There are three ways to enable rules and rule categories in the pfSense Snort and Suricata packages.  The first is to use the CATEGORIES tab to select (by checking) the rule categories you want to use from the list extracted from the gzip rule archives you have enabled for download (Snort, Emerging Threats, etc.).  Checking boxes on the CATEGORIES tab will add those categories to your list of rules.  However, (and this is key!); it won't enable every rule in the category.  It will only use the rules from the category that the vendor left enabled.  Those "default disabled' rules we mentioned earlier won't be used in your rule set unless you take action on either the SID MGMT tab or utilize the User-Forced actions on the RULES tab to manually add them.  If you subscribe to and enable the Snort rules for download, then you have the option of choosing a pre-defined IPS Policy on the CATEGORIES tab.  This policy will automatically choose a set of rules from the entire Snort gzip archive collection.  When you choose to use a Snort IPS Policy, the manual selection of Snort categories is disabled.

    Another way to select rules or rule categories is by using the features on the SID MGMT tab of each IDS package.  I won't go into the details of using SID MGMT here.  There are example files pre-loaded on the tab.  To see them, check the box to enable Automatic SID Management and they will be displayed along with the rest of the settings.  You can select rules in SID MGMT by Category Name or by the individual GID:SID values.

    The third way to select individual rules is by using the User-Forced Enable/Disable icons on the RULES tab.  When a category is selected for viewing on that tab, the first icon on the left of each row of displayed rules will indicate the current "state" of that rule.  It will be one of "default enabled", "default disabled", "user-forced enabled" or "user-forced disabled".  Various icon shapes and colors are used to indicate the current rule state.  A legend at the top of the rules display list describes the icons used.  You can click on the icon to change the state of the rule to a user-forced value.

    Who Has Precedance?
    Snort and Suricata load your active rules using this process –

    • Load all default-enabled rules from the various categories selected on the CATEGORIES tab.

    • Add any rules found in additional categories enabled by name from the enablesid.conf configuration on the SID MGMT tab.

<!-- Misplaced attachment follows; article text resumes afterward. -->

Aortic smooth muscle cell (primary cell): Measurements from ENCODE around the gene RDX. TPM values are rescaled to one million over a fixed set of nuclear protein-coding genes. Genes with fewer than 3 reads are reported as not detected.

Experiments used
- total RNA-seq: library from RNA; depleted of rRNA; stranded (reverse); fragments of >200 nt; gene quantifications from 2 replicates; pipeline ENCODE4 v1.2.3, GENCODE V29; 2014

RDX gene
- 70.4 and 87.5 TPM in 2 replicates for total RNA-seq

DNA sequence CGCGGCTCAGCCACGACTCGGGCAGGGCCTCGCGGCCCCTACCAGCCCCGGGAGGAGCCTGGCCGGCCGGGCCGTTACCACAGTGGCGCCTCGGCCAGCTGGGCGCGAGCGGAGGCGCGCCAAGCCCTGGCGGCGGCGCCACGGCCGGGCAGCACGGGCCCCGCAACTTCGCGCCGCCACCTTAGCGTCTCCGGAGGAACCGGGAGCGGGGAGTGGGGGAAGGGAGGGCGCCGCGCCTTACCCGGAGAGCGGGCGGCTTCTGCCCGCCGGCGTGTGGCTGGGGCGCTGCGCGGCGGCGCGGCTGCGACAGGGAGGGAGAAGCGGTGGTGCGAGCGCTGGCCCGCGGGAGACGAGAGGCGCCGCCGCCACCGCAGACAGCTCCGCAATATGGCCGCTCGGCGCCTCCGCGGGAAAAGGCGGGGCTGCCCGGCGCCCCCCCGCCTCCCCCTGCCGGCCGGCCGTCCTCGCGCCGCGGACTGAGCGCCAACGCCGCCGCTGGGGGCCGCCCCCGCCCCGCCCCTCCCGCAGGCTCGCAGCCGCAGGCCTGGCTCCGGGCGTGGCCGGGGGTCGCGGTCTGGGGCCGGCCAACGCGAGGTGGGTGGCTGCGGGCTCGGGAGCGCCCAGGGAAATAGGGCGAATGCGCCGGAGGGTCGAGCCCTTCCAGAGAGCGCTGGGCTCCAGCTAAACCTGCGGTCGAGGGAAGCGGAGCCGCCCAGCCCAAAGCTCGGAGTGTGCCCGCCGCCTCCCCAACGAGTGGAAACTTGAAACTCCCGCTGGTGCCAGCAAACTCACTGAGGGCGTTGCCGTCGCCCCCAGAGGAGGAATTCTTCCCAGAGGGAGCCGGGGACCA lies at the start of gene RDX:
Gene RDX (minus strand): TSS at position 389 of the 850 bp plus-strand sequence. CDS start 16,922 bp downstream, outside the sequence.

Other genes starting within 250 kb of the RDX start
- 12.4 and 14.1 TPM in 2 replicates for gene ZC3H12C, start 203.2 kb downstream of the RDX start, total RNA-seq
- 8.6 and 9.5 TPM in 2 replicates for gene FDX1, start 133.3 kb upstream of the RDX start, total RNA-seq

• Process any IPS Policy rules defined by the policy selected on the CATEGORIES tab.

    • Remove any rules (or entire rules categories) from the list if the rule or category matches an entry in the disablesid.conf configuration on the SID MGMT tab.

    • Process any forced user overrides of rule states (these are the GID:SID values the user may have selected for force-enable or force-disable on the RULES tab).

    • Process and enable any rules required by Automatic Flowbit Resolution (when that feature is enabled)

    • Process any forced user overrides of rules states one more time in case Flowbit Resolution enabled something the user really wants disabled

    • Add any user-supplied Custom Rules (entered on the RULES tab under "Custom Rules") to the set of active rules

    The complete list of active rules for the interface is then written to the Snort or Suricata interface subdirectory.  Only enabled rules are written to the file.  Writing the disabled rules would serve no useful purpose.

    What Does "SID State Order" Mean on the SID MGMT Tab?
    The SID State Order setting tells Snort or Suricata whether to process the enablesid.conf configuration or the disablesid.conf configuration first.  With SID MGMT, the last match wins.  So if you enable a rule in the enablesid.conf configuration and disable the same rule in the disablesid.conf configuration, then the rule will wind up disabled if your SID State Order is "enable/disable", but the same rule will wind up enabled if your SID State Order is "disable/enable".  So it pays to think through carefully what you want to accomplish and choose the appropriate SID State Order to fit your goals.

    Bill



  • bmeeks - I found the following link that describes what is included in each of the 3 IPS policies.  Note there is a 4th policy - MaxDetect.  Do you know if there are any plans to implement this in the Snort package for pfSense?

    https://www.snort.org/documents/215